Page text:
Newsletter Summer 2018 2018-12-11T11:26:52+00:00

From the partners and staff at ARL Lawyers, we wish you all a safe and happy Christmas!

ARL in the Community

ARL Charitable Trust supported Epuni School Camp

The rain may have dampened the ground, but not the children’s smiles as the year five and six students from Epuni School clamped on their harnesses and flew down the zip line.

This activity is one of several that the senior students get to experience at Epuni School’s biennial senior camp at Kaitoke.

This year, the camp was made possible by ARL Lawyers Charitable Trust and other grants, donations, and fundraising—to the extent that the camp was fully funded. Janet Evans, Principal of Epuni School, said that without the support the camp may not have happened. “We wouldn’t run it with some children, it would be everyone or no one. We were looking for sponsorship to reduce the costs, so it was doable for families, but having it fully funded made a huge difference to our families. We are a decile three school and many families initially thought, my kid can’t go.”

And to see the children’s faces as they achieved something that they thought they couldn’t do, was amazing.” said Evans.

Akira, one of the students said she was scared of the abseiling and got stuck halfway down but when she got to the bottom, she wanted to do it all again!

School Camp provides students with opportunities to step out of their comfort zone, take risks and have a go at something different. The instructors are great and soon identify which students they can push a little bit more. “One of the challenges was the students were put in groups and had to get across a plank in age order, but they weren’t allowed to get off the plank. They had to rely on each other to achieve some of the activities.” Evans said.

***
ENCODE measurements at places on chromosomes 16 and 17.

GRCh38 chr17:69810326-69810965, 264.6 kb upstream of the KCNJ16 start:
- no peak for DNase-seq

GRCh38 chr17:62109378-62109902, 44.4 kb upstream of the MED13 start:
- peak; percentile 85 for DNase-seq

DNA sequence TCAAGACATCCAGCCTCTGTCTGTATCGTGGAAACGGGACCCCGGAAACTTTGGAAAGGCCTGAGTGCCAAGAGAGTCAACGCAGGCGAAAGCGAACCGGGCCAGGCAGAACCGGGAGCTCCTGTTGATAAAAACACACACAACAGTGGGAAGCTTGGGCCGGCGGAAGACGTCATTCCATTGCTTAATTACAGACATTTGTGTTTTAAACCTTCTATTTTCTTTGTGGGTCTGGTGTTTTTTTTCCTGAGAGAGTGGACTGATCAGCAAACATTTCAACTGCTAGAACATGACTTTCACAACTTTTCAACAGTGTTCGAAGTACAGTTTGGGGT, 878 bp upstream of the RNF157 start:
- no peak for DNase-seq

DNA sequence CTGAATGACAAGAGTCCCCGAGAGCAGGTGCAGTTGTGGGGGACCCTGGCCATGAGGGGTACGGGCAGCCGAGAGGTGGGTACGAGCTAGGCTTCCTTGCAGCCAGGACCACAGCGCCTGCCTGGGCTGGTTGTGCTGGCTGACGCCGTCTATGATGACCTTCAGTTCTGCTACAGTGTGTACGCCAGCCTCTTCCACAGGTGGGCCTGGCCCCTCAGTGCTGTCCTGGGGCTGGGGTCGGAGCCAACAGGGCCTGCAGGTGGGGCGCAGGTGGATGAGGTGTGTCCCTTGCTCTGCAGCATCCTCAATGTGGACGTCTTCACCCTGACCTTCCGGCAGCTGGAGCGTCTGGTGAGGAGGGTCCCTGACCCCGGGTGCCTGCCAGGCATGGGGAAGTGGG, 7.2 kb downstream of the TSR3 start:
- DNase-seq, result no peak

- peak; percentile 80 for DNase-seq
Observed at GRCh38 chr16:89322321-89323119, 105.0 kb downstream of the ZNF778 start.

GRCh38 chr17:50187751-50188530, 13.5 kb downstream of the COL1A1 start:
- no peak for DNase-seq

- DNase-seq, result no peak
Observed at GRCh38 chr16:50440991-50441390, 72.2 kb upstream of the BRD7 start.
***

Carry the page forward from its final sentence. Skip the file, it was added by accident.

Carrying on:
The students are learning without knowing they are learning because they are having fun. “One little boy was told to wipe the table. He’d never wiped a table and didn’t know how to do it! So, they’re learning what we think are basic skills, but some don’t know about that sort of stuff” said Evans

What the students are learning at this camp is resilience and taking responsibility for what they’re doing, which fits in with Epuni School’s values — resilience, relationships, responsibility and respect. They are getting to live these values in a different environment.

“When I was down at archery this morning, when any kid got it into the bullseye, they all cheered and then when they got me to have a go and I hit the bullseye everybody cheered. It was so cool. It’s creating a real sense of belonging as well” said Evans.

If the supporters and funders could see the children’s faces, they would know they have impacted these young lives.


ARL Lawyers expand their scholarship programme

The ARL Lawyers Academic Excellence Scholarship programme has expanded. Traditionally, this scholarship has been awarded to High Valley High School. This year, ARL Lawyers have expanded the programme to include Naenae College and Wainuiomata High School.

The successful recipients were Joseph Quinlan, from Wainuiomata High School, Safari Hynes (Head Boy) from Hutt Valley High School, and Wesley Tanuvasa (Dux) from Naenae College.

All three students are interested in different areas of law and are going on to study Law at Victoria University of Wellington. Quinlan is interested in Employment Law, Hynes is interested in law along with Public Policy and Te Reo, and Tanuvasa is interested in Commercial Law.

The students were hosted at a morning tea at the ARL offices, where Paul Logan, Partner, wished them all the best for their academic success as well as success as well-rounded citizens who will give back to the community.

ARL Lawyers are “making it happen.”


        From left to right:

Ben Sheehan, Partner, Joseph Quinlan, Rebecca Dickie, Partner, Wesley Tanuvasa, Ian Avison, Partner, Sarah Morrison, Partner, Safari Hynes, and Paul Logan, Partner


First Home buyers – what does the process involve?

If you have never bought a property before, it can be an intimidating prospect. Here’s an outline of the usual process to help get you underway.
1.  Finding a house
You can seek out houses either through a real estate agency or by a private agreement (sometimes called a private treaty) between the homeowner and yourself.
2.  Get a lawyer
You will need to have a lawyer or conveyancing professional acting for you in order to complete the purchase. They will be able to advise you of each step and help you with the documents required along the way.
3.  Arranging finance